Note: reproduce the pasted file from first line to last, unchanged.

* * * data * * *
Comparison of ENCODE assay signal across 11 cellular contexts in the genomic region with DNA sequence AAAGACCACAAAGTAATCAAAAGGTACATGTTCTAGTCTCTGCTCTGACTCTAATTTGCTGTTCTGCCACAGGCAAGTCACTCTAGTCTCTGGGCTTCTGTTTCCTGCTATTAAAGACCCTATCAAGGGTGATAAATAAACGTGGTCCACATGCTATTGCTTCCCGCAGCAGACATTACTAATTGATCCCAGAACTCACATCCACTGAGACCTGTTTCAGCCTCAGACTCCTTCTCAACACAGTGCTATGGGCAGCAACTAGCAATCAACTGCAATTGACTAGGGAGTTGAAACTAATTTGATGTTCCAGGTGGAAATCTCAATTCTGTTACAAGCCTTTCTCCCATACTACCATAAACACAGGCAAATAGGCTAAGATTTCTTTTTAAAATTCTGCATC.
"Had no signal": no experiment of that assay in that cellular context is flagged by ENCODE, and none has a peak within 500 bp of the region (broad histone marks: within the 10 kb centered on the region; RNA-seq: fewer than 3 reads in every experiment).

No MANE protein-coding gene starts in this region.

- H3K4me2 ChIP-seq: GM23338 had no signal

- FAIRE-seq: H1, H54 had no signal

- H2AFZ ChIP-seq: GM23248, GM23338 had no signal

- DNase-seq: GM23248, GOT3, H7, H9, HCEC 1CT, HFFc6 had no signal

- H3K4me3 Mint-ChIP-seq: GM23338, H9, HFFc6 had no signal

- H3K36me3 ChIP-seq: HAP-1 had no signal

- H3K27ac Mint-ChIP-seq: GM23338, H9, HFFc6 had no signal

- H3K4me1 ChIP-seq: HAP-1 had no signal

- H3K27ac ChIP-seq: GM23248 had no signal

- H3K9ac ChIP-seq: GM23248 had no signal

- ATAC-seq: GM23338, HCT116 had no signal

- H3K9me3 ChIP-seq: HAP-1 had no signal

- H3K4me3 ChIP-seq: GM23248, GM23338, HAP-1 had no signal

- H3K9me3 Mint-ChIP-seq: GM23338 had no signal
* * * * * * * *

Comparison of ENCODE assay signal across 11 cellular contexts in the genomic region with DNA sequence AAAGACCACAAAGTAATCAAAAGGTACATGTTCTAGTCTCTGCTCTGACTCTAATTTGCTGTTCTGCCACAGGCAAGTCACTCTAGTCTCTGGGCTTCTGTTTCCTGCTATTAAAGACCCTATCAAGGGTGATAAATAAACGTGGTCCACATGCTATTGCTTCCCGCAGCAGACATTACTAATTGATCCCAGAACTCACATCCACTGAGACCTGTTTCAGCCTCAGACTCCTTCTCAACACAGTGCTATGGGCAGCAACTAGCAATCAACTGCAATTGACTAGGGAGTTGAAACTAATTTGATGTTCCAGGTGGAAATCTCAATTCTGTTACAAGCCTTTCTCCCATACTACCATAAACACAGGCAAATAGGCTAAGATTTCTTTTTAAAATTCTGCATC.
"Had no signal": no experiment of that assay in that cellular context is flagged by ENCODE, and none has a peak within 500 bp of the region (broad histone marks: within the 10 kb centered on the region; RNA-seq: fewer than 3 reads in every experiment).

No MANE protein-coding gene starts in this region.

- H3K4me2 ChIP-seq: GM23338 had no signal

- FAIRE-seq: H1, H54 had no signal

- H2AFZ ChIP-seq: GM23248, GM23338 had no signal

- DNase-seq: GM23248, GOT3, H7, H9, HCEC 1CT, HFFc6 had no signal

- H3K4me3 Mint-ChIP-seq: GM23338, H9, HFFc6 had no signal

- H3K36me3 ChIP-seq: HAP-1 had no signal

- H3K27ac Mint-ChIP-seq: GM23338, H9, HFFc6 had no signal

- H3K4me1 ChIP-seq: HAP-1 had no signal

- H3K27ac ChIP-seq: GM23248 had no signal

- H3K9ac ChIP-seq: GM23248 had no signal

- ATAC-seq: GM23338, HCT116 had no signal

- H3K9me3 ChIP-seq: HAP-1 had no signal

- H3K4me3 ChIP-seq: GM23248, GM23338, HAP-1 had no signal

- H3K9me3 Mint-ChIP-seq: GM23338 had no signal